- Executive Summary: Write this last. It’s the summary of the document.
- Company Description: This details how and when the company was formed.
- Product or Service: Describe what you’re selling.
- Market Analysis: You need to know your market. Establish the need for your product and why people need it.
- Strategy and Implementation: Be specific. Investors love this stuff. They need to know you have a clear plan of attack.
- Management Team: Include backgrounds of key members of the team.
- Financial Plan: Include a profit and loss account, cash flow breakdown and a balance sheet.
Make no mistake, writing a business plan can be a daunting prospect, but it doesn’t have to be great the first time around. A business plan should be revised throughout the business’ lifetime - it’s not just for startup businesses. I’ve just gone through my third draft in my first year of business.
As usual, the web has some great resources to offer. The BBC has a good overview of ‘How to Write a Business Plan’ (http://news.bbc.co.uk/1/hi/business/2943252.stm).
This is perhaps the most important step in setting up your own business. You will realise you can’t do it on your own. You will need good advice from the following people:
- An accountant: Preferably a small business specialist.
- A bank manager: All new businesses should be allocated a small business specialist from their chosen bank.
- A financial advisor: You will need the advice of somebody who can assist in the financial direction of the company.
- The Government: Yes, the government can help.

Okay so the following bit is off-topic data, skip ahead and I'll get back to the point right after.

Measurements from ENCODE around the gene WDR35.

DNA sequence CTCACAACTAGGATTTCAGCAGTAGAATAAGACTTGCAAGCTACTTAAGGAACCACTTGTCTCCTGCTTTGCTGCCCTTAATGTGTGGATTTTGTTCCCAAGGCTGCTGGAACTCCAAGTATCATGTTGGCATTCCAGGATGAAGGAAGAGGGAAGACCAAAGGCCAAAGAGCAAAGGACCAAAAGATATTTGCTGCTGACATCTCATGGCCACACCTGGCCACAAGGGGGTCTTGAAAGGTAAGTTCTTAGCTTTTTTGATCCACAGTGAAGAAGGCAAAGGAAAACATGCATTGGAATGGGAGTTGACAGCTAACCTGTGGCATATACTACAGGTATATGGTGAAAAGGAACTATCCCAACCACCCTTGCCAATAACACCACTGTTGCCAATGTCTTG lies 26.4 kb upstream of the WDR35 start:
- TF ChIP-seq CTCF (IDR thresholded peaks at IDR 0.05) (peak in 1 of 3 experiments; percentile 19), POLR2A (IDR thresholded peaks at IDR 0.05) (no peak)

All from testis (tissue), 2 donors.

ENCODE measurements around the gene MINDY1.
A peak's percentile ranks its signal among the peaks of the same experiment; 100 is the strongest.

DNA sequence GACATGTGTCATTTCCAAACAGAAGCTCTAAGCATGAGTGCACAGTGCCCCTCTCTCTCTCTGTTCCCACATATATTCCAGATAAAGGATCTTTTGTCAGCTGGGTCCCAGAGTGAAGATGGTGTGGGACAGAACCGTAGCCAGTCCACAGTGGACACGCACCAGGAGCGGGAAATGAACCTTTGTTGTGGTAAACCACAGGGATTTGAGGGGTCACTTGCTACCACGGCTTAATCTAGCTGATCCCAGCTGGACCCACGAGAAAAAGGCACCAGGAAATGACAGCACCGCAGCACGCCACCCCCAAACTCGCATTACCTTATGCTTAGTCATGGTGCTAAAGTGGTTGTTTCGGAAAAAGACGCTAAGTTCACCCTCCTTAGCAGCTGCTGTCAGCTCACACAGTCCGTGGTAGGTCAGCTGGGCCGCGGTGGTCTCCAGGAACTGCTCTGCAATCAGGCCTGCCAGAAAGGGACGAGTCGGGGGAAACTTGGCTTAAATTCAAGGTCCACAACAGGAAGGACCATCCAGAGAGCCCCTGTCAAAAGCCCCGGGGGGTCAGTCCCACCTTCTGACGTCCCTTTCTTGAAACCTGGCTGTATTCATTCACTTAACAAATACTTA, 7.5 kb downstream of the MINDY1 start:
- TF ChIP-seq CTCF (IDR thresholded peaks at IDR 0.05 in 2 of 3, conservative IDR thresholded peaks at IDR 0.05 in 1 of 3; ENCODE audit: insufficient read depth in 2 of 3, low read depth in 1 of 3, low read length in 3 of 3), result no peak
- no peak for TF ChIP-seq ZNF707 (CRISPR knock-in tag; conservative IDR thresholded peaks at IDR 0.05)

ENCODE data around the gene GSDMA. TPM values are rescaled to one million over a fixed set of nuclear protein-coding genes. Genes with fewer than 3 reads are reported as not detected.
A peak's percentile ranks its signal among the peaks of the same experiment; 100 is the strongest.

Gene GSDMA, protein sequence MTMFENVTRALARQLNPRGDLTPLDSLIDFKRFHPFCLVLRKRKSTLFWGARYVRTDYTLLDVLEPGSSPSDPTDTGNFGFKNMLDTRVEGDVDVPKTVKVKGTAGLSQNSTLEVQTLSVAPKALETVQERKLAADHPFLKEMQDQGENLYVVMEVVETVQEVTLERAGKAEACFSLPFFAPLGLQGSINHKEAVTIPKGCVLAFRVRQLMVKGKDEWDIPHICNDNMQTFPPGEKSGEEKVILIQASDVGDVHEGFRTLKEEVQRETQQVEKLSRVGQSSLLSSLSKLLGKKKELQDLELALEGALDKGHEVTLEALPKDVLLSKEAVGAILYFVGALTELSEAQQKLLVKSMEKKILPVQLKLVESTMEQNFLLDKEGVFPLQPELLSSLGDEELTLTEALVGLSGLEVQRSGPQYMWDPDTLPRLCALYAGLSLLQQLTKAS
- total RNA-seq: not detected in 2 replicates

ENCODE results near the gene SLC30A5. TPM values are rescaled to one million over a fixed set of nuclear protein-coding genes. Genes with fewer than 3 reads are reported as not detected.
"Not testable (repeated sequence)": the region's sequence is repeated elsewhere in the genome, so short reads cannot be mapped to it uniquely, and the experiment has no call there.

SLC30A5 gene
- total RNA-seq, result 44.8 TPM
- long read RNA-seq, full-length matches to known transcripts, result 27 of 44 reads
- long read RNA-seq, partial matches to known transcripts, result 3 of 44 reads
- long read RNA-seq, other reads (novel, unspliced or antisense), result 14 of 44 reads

Out of all of these, I’d advise you spend the most time trying to find a really, really good accountant. Many businesses owners will tell you that a good one is worth their weight in gold. In addition to the usual accounts stuff they can give you invaluable advice.
A great source of business advice for England and Wales is the Business Link website. (http://www.businesslink.gov.uk) Here, you can find information on starting up and funding options, to Health and Safety and employing people.
The different kinds of ‘company’
To register as self-employed in the UK, you have to register with the Inland Revenue as one of several company types:
Being a sole trader is the easiest way to run a business, and does not involve paying any registration fees. The downsides are you are personally liable for any debts that your business incures and, if you do well, you could be paying high income tax.
A partnership is like two or more Sole Traders working together. You share the profits, but also the debt.
A Limited liability partnership (LLP)
An LLP is similar to a Partnership. The only difference is the liability, or debt for example, is limited to investment in the company.
A Limited liability companies
Limited companies are separate legal entities. This means the company’s finances are separate from the personal finances of their owners.
A franchise is like a license to an existing successful business.
This one probably doesn’t apply to web development. According to Business Link, Social enterprises are ‘… businesses distinguished by their social aims. There are many different types of social enterprises, including community development trusts, housing associations, worker-owned co-operatives and leisure centres.’